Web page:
AP Photo/Darron Cummings
Former UCLA head coach John Wooden talks to a group of students and college players in Indianapolis in 2005.

The Company Officer as a Coach

Company officers alone cannot, and should not, handle the details that turn their crew’s objectives into reality. They must “coach for performance.” Company officers become coaches when they lead their crew (team) with a philosophy of encouragement and support.

Coach John Wooden, the exciting leader of the legendary UCLA Basketball dynasty, once said, “We may not control the outcome, but we can control the input — our effort.”

A capable and well-trained crew that embraces your philosophy of being prepared and ready to operate, at any time, during any intensity level, is safer and goes to the emergency scene ready to give its best effort. Your philosophy of encouragement and support is the leadership input that they need.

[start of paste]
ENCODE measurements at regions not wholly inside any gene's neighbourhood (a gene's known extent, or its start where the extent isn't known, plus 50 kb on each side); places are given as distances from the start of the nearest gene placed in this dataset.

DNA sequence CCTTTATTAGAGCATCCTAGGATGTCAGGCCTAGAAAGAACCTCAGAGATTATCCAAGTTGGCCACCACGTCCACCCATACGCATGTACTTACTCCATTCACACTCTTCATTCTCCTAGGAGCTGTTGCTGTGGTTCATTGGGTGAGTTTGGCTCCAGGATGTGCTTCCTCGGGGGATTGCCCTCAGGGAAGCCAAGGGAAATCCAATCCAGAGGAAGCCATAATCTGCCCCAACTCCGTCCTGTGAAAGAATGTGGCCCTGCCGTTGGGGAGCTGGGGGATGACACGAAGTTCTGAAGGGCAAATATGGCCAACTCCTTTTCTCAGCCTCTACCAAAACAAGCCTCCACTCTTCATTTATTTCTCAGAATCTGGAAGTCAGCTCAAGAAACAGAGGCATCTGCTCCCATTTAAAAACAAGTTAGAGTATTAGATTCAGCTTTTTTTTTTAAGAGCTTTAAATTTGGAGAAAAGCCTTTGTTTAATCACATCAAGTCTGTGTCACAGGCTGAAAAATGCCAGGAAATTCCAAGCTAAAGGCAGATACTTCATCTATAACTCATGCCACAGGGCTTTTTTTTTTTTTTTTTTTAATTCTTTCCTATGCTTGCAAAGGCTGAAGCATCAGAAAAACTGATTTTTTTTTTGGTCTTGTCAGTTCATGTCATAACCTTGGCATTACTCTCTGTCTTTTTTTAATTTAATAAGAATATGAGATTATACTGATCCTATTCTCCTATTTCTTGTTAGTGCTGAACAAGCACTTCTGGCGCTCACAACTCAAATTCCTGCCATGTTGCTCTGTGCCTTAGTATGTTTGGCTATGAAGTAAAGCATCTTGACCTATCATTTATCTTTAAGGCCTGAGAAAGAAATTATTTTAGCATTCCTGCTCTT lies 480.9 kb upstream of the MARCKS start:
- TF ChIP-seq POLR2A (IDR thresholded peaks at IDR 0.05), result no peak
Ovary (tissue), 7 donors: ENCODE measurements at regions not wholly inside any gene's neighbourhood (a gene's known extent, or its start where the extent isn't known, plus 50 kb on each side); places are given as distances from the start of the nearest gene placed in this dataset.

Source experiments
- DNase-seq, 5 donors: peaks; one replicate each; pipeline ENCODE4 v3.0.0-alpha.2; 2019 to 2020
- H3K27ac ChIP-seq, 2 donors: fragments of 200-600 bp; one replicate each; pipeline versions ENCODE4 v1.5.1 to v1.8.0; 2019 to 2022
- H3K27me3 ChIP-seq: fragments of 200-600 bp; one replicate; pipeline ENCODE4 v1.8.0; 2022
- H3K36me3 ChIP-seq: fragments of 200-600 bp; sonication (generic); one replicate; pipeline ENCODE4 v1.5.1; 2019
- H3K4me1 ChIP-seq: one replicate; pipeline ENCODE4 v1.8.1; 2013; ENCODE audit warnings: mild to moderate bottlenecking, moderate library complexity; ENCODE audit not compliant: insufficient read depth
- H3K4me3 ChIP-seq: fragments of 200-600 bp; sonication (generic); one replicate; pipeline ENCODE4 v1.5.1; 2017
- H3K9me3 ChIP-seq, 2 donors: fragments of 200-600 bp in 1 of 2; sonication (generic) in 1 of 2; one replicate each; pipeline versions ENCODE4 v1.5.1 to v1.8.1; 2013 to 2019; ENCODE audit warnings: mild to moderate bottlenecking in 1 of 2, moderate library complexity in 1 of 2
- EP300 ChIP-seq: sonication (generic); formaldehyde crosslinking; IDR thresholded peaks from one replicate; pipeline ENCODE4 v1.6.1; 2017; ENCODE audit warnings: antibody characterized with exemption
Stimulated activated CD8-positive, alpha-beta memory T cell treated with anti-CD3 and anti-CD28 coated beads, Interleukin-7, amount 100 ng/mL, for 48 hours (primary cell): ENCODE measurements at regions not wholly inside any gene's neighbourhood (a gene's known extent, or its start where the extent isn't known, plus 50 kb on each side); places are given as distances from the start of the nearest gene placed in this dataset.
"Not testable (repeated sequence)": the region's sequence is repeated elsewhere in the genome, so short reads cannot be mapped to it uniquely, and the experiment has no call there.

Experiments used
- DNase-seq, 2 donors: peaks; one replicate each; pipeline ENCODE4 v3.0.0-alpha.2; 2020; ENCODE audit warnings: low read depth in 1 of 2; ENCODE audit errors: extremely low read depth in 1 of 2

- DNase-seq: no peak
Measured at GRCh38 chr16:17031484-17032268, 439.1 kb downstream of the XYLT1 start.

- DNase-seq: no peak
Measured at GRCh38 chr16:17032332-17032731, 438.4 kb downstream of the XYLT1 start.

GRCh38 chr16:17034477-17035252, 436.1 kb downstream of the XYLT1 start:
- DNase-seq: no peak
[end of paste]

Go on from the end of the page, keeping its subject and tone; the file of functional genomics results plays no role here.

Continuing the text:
As the company officer, or the coach of your team, you need to lead rather than pull hose, raise ladders, or do any of the other detailed work. As their coach, develop a plan to guide your team to better performance. Here’s a simple plan that you can do:

Support your team

Without the right skills and resources to perform their job, no amount of direction from the company officer will accomplish the job. Officers acting as coaches will support their teams by making sure that they have the proper knowledge, skills and abilities to safely and effectively complete their tasks. It all begins before the event through sustained training, together as a team.

Know when to push your team

Just like when the coach of a sports team knows when to yell, company officers need to know when to “push” their team when they need it. Observant coaches know when team performance is lagging and when to apply pressure. And knowing how to apply that pressure, or how take the team to the next level, is just as important.

Bring out the best in your team

People are different; people are alike. An open-minded coach knows the individual capabilities of each team member. They see the strengths and weaknesses of the team. This allows them to bring out the best in the team by taking advantage of their strengths and improving their weaknesses. Good coaches know how to make the team the best they can be.